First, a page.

In June of the following year, Lt. Col. Alton R. Easton's infantry battalion initiated the long march to Santa Fe via the Lone Elm road as did the First Illinois Infantry under the command of Col. Edward W. B. Newby in the following month. One of the most detailed itineraries of the Lone Elm road was recorded by Ben Wiley, a 26 year old private attached to Company B of Newby's regiment.  Wiley's diary entry for July 7, 1847, read: "This day at 2 o'clock P.M. all was completed and Co. B marched out five miles on the military road where we found the other two companies who had gone out before us, and camped for the night near a good spring and plenty of stock water. This night sentinels were posted for the first time."
Departing Fort Leavenworth at the southeast corner of the post, the road ran south through the present city of Leavenworth to cross Three Mile creek near the corner of Cherokee and Broadway. From that point, the road continued slightly southwest to present day Buffalo Bill Park.  There, Wiley's company camped at what the diarist described as "a good spring with plenty of stock water." Thomas Lester, another member of Newby's Regiment, described the water source in more accurate terms, "a small stream."  The stream was Five Mile creek, like Three Mile Creek, named for its distance from the flag pole located in the center of Fort Leavenworth's parade ground. Still flowing, Five Mile Creek runs about three-fourths mile southeast of Pilot Knob, long a landmark in the Leavenworth area. Not a single summit as the name implies, Pilot Knob is rather the eastern end of a high ridge which extends westward for about one-half mile. When Kearny's troops pioneered the new road from Willow Springs in 1845, they were aimlessly led north of the Kansas River by an inept Shawnee guide through dense undergrowth before catching sight of the well-known landmark five miles in the distance. In a better publicized incident, Pilot Knob served as the setting for a secret wedding. There on horseback, Lt. Thomas Clark Hammond and Mary A. Hughes were united in marriage by an unnamed clergy man on
January 25, 1845. 
Wiley's diary entry for July 8 reads:
"This morning were up early, got our breakfast over, and started in regular column of marches. Our route today was through a beautiful rolling prairie, enlivened occasionally by bitts of timber. We sometimes saw the small huts & patches of the Del. Indians. We camped this day at 3 o'clock p.m. after marching 14 miles, at a place called Gum Spring. Heavy clouds and thunder this evening." From Five Mile Creek, the road pressed southward past present-day Muncie Elementary School to parallel State Road 7 through present Lansing and crossed the appropriately named streams called Five and Nine Mile Creeks."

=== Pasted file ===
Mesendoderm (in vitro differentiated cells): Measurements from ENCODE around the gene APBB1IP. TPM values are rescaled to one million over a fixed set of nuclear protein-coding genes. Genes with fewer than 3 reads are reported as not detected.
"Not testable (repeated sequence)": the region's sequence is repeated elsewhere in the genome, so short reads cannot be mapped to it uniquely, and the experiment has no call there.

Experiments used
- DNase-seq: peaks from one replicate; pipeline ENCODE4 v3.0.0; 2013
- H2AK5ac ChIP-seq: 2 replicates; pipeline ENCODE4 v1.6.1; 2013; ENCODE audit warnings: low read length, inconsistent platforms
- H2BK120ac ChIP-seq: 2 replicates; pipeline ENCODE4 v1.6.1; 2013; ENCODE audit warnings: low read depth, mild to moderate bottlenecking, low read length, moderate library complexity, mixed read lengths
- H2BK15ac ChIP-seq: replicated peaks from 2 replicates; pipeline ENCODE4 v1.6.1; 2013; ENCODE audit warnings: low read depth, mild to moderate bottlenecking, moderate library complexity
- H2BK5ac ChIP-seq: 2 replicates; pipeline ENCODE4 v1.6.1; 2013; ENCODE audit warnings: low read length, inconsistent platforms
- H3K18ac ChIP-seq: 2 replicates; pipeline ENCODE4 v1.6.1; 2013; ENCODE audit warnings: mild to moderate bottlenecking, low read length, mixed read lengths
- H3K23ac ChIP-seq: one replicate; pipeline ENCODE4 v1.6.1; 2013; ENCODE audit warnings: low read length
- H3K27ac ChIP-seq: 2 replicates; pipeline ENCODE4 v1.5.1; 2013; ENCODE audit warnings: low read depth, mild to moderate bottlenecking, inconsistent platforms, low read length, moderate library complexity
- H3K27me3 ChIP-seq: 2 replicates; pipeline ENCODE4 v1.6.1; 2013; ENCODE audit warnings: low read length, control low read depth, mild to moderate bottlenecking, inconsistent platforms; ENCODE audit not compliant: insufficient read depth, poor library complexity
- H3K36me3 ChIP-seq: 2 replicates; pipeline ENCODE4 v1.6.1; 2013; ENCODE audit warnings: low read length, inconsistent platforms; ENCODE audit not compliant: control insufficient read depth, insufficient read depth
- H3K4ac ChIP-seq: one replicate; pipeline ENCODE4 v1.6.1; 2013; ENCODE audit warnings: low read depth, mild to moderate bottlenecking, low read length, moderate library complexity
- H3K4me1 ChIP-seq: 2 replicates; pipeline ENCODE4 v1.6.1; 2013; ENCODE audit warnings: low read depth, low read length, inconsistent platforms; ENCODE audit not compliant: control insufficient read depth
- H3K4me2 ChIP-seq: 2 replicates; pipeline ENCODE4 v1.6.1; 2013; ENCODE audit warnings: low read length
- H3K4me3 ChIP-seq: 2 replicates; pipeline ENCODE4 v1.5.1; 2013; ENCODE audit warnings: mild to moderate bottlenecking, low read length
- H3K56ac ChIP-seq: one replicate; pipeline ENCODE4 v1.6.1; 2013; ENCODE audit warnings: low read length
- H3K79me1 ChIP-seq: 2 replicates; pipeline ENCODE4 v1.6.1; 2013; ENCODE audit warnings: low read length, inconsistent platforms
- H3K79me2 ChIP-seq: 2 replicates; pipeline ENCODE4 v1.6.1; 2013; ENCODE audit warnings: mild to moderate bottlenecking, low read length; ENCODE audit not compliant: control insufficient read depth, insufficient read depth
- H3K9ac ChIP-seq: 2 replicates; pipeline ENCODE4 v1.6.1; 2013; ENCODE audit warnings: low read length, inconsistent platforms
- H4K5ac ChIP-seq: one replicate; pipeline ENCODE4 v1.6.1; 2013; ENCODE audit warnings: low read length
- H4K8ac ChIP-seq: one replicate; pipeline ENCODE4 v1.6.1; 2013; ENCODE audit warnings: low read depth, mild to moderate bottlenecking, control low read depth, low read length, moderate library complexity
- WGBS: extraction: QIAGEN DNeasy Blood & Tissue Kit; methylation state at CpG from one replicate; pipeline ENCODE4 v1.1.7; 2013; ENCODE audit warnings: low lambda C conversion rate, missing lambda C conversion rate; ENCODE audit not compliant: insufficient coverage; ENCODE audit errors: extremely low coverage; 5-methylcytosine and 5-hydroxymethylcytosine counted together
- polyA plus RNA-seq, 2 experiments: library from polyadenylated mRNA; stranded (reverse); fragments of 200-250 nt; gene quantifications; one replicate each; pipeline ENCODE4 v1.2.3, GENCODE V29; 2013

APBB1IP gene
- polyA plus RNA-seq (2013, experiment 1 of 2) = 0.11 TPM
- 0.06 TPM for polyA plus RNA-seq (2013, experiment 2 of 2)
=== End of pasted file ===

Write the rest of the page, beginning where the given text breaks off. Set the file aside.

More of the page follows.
At the latter, a group of gold seekers from Peoria, Illinois, in route to California camped on May 14, 1849. Waiting for another detachment of the party, the gold seekers spent the following day surveying the countryside. One of the their members, John Forsyth, described the view in a style typical of his day: "This day we waited for our Peoria friends to come up who arrived towards Evening all in good health. We spent the day in viewing the surrounding country which was beautifully diversified. Round Large Hills covered with the richest verdure a Creek of pure clear water Swept round the base of our wearied oxen all placed in the most picturesque positions rendered our situation one which would have pleased a Landscape painter-"  Two miles south of Nine Mile Creek, the road reached a point now occupied by the Wallula Christian Church. There, it turned southeast for eight miles to a campsite called Gun Spring near the present Wyandotte County Fairgrounds.  Wiley's diary entry for July 9-10 reads: "This morning after we were ready for a start, word was brought that some of the wagons belonging to the train had broken down. Consequently we were obliged to stack our arms, pitch tents again and remain here until the next morning. In the afternoon the train came up. The weather very hot and dry.
"After the rest which we enjoyed yesterday we make an early start and at ten o'clock A. M. reached the Kansas River and were immediately ferried over by the Delaware Indians who reside at this place. After a march of 4 miles through a finely improved part of the country we camped at a delightful place where there was one of the finest springs I ever saw."
Leaving Gum Spring, the road continued southeast four miles to the Kansas River and Grinter's Ferry. In 1834, the Indian Intercourse and Trade Act forbade the settlement of whites in Indian Territory. To circumvent this prohibition, Grinter, in 1836, married Ann Marshall, the half-Delaware daughter of Indian trader William Marshall. In 1857 Grinter replaced his original log domicile with a two-story brick house. This fine structure was occupied by the Grinter's until the death of the old ferryman in 1878 and subsequently by Mrs. Grinter until her death in 1905. The home, now known as the Grinter House, is operated as an historic site by the Kansas Historical Society.